“The pool is not refreshing,” Madelyn Bren informs me, which doesn’t come as much of a shock as the climate of the indoor pool building is not pleasant.  

The swimming has been at a stop for a few minutes before Micah Krenik says, “This is a break. Did you know that… Extra Practice.” Although he said extra practice, it appears most people truly use it as a break rather than getting a couple of extra laps in. 

Breaks over. Back to competing. The first race back is a 100 “fly.” This is also the first time I really take notice of the dives at the beginning and how far out the swimmers are able to get from a still position. “Can you cap me?” Olivia Hudson asks Madelyn Bren as she hands over her swimming cap. Madelyn quickly slips it over Olivia’s hair and she’s off to the start line for the women’s 100 fly.  

As the meet goes on and the swimmers tell me what each event is called, I can’t help but wonder how they always know exactly which event is happening just from a quick glance at the pool. “It’s always in the same order so we just remember it,” Madelyn informs me.  

I look out at the water as the girls’ 100 freestyle is occurring. I notice the effortless form of the swimmers. This made me think about my own swimming form and how the sport is about more than just swimming up and back, you have to be able to use your energy appropriately to be at the right pace. “It’s like track in the water,” Lincoln says as I begin instantly agreeing with him. As someone with a running background, I can relate the two together.  

Nothing but focus.

Upcoming is the longest event of the whole night, an event that can “take up to 8 minutes,” the 500. A race that shows off one’s mental and physical toughness. Something I wouldn’t want to put myself through. It seems they all dreaded the race, from those swimming in it to those watching it. The girls’ 500 takes place right after. “The one thing I do like about the 500 is I can just swim without thinking about lap count,” Madelyn tells me before heading over to where she would begin her 500 from. This is because at the end of each lane they have a teammate sitting with a board counting each lap for them from one to twenty.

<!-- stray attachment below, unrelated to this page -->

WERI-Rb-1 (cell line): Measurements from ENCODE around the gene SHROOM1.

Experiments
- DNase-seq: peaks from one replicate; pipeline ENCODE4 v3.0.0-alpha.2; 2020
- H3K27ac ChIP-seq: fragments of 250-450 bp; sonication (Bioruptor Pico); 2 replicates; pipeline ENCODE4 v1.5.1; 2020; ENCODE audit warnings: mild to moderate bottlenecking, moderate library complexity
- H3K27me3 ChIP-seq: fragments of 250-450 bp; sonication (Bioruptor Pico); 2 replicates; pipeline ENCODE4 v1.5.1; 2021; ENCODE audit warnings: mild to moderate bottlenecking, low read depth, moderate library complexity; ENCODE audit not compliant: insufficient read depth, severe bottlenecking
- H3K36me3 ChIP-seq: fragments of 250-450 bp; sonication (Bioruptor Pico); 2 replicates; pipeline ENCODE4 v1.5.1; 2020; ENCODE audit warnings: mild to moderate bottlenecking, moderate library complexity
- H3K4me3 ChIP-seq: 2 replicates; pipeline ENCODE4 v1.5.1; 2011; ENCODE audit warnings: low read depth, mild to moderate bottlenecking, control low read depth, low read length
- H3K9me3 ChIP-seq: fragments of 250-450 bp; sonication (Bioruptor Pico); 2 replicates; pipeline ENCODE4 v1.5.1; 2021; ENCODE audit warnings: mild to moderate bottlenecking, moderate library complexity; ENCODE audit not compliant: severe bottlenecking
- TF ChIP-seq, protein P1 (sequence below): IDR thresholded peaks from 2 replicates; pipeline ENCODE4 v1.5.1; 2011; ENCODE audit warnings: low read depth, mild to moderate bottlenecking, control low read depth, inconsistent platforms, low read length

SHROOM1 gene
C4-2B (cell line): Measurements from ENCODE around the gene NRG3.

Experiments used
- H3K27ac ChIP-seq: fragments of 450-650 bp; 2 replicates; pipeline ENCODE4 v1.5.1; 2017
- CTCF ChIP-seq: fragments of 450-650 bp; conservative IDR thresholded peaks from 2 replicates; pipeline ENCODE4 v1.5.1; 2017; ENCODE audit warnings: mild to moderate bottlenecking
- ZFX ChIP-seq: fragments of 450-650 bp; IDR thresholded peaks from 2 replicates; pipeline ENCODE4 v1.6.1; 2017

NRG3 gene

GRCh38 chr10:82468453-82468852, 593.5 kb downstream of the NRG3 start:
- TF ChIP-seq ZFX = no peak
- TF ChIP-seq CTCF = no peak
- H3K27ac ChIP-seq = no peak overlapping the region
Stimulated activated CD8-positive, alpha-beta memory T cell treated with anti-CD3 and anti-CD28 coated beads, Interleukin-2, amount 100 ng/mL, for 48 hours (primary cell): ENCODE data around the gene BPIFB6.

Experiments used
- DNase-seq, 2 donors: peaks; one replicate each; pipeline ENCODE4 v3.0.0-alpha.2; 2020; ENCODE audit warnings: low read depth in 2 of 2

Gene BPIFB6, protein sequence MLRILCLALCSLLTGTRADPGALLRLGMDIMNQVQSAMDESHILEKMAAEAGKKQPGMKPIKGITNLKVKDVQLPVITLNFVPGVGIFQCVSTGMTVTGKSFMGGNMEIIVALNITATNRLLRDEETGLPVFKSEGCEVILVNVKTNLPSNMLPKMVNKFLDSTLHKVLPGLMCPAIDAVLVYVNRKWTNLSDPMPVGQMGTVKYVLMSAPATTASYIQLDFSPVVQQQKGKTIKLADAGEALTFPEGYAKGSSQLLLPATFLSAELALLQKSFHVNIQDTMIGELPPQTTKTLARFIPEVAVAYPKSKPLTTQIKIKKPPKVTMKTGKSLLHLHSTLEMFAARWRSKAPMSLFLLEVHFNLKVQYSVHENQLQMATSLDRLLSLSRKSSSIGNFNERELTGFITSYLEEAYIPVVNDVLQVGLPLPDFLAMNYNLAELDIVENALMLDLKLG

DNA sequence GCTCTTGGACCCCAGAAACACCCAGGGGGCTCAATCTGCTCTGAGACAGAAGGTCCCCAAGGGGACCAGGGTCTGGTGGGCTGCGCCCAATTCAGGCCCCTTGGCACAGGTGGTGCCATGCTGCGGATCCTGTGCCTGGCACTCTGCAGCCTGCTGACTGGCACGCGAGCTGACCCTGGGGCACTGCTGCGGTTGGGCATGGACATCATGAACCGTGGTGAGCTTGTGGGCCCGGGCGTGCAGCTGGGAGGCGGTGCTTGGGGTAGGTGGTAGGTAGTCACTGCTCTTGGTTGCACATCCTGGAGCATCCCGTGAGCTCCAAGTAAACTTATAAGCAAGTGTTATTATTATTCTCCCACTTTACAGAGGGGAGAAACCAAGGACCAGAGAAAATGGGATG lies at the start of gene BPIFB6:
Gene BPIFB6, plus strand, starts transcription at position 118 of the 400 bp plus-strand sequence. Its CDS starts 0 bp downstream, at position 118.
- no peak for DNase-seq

Watching the next few races, I try to be more observant of the more technical stuff rather than the form and the event name: things like the quickness of your dive or the way a swimmer approaches a wall, how much do these things affect their times?  

The final event is approaching, the girls and boys 4×100 freestyle. Four swimmers, each going 100 yards, all swimming the same stroke. There is some noise around me that is quickly stopped by a whistle. “You can’t be loud after the whistle,” says Emma Bhien. I think about how there is etiquette in each sport and that must be one of the rules of swim etiquette.  

Coming up for breath.

After the experience of my first swim meet, I came away feeling much more knowledgeable about the sport and had also developed more refined respect for swimmers now seeing what they endure through a meet. The experience did not only increase my knowledge of the sport but also inspires me to want to go learn and view other sports around Huntingtown that I wouldn’t normally.